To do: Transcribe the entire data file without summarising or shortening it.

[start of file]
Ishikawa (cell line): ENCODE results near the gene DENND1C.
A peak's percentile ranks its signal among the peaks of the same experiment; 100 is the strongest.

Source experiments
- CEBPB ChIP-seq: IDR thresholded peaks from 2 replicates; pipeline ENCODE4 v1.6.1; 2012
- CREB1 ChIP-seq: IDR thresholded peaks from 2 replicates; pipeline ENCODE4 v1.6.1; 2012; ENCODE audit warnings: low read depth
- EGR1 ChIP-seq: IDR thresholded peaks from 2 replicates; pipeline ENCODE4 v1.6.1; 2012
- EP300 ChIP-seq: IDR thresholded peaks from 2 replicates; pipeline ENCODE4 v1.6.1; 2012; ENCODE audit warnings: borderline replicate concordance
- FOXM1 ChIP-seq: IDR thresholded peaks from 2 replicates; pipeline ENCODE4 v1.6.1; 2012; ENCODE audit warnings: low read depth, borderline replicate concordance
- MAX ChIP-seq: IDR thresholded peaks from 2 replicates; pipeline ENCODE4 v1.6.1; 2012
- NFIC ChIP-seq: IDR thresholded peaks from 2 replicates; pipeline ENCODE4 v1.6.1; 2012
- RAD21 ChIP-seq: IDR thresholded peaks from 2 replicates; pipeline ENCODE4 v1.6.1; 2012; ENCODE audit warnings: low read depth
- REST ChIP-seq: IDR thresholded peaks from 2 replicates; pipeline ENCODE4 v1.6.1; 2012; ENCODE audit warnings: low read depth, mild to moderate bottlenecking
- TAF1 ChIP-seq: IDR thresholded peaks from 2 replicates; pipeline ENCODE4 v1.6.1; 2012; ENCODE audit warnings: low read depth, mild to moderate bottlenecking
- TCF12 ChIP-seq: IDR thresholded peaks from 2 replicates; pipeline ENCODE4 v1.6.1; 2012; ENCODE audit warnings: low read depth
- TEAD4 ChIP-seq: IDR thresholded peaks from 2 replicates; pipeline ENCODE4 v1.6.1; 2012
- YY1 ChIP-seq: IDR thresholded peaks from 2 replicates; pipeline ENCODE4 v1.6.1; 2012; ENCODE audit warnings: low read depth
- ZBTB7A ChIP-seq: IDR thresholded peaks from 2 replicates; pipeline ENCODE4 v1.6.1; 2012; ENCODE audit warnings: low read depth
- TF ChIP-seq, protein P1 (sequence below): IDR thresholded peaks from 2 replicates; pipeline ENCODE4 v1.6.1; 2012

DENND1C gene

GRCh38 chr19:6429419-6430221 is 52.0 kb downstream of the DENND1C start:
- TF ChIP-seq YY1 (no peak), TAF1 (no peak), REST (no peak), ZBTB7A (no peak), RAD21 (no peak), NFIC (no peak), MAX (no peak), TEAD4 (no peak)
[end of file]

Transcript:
Ishikawa (cell line): ENCODE results near the gene DENND1C.
A peak's percentile ranks its signal among the peaks of the same experiment; 100 is the strongest.

Source experiments
- CEBPB ChIP-seq: IDR thresholded peaks from 2 replicates; pipeline ENCODE4 v1.6.1; 2012
- CREB1 ChIP-seq: IDR thresholded peaks from 2 replicates; pipeline ENCODE4 v1.6.1; 2012; ENCODE audit warnings: low read depth
- EGR1 ChIP-seq: IDR thresholded peaks from 2 replicates; pipeline ENCODE4 v1.6.1; 2012
- EP300 ChIP-seq: IDR thresholded peaks from 2 replicates; pipeline ENCODE4 v1.6.1; 2012; ENCODE audit warnings: borderline replicate concordance
- FOXM1 ChIP-seq: IDR thresholded peaks from 2 replicates; pipeline ENCODE4 v1.6.1; 2012; ENCODE audit warnings: low read depth, borderline replicate concordance
- MAX ChIP-seq: IDR thresholded peaks from 2 replicates; pipeline ENCODE4 v1.6.1; 2012
- NFIC ChIP-seq: IDR thresholded peaks from 2 replicates; pipeline ENCODE4 v1.6.1; 2012
- RAD21 ChIP-seq: IDR thresholded peaks from 2 replicates; pipeline ENCODE4 v1.6.1; 2012; ENCODE audit warnings: low read depth
- REST ChIP-seq: IDR thresholded peaks from 2 replicates; pipeline ENCODE4 v1.6.1; 2012; ENCODE audit warnings: low read depth, mild to moderate bottlenecking
- TAF1 ChIP-seq: IDR thresholded peaks from 2 replicates; pipeline ENCODE4 v1.6.1; 2012; ENCODE audit warnings: low read depth, mild to moderate bottlenecking
- TCF12 ChIP-seq: IDR thresholded peaks from 2 replicates; pipeline ENCODE4 v1.6.1; 2012; ENCODE audit warnings: low read depth
- TEAD4 ChIP-seq: IDR thresholded peaks from 2 replicates; pipeline ENCODE4 v1.6.1; 2012
- YY1 ChIP-seq: IDR thresholded peaks from 2 replicates; pipeline ENCODE4 v1.6.1; 2012; ENCODE audit warnings: low read depth
- ZBTB7A ChIP-seq: IDR thresholded peaks from 2 replicates; pipeline ENCODE4 v1.6.1; 2012; ENCODE audit warnings: low read depth
- TF ChIP-seq, protein P1 (sequence below): IDR thresholded peaks from 2 replicates; pipeline ENCODE4 v1.6.1; 2012

DENND1C gene

GRCh38 chr19:6429419-6430221 is 52.0 kb downstream of the DENND1C start:
- TF ChIP-seq YY1 (no peak), TAF1 (no peak), REST (no peak), ZBTB7A (no peak), RAD21 (no peak), NFIC (no peak), MAX (no peak), TEAD4 (no peak)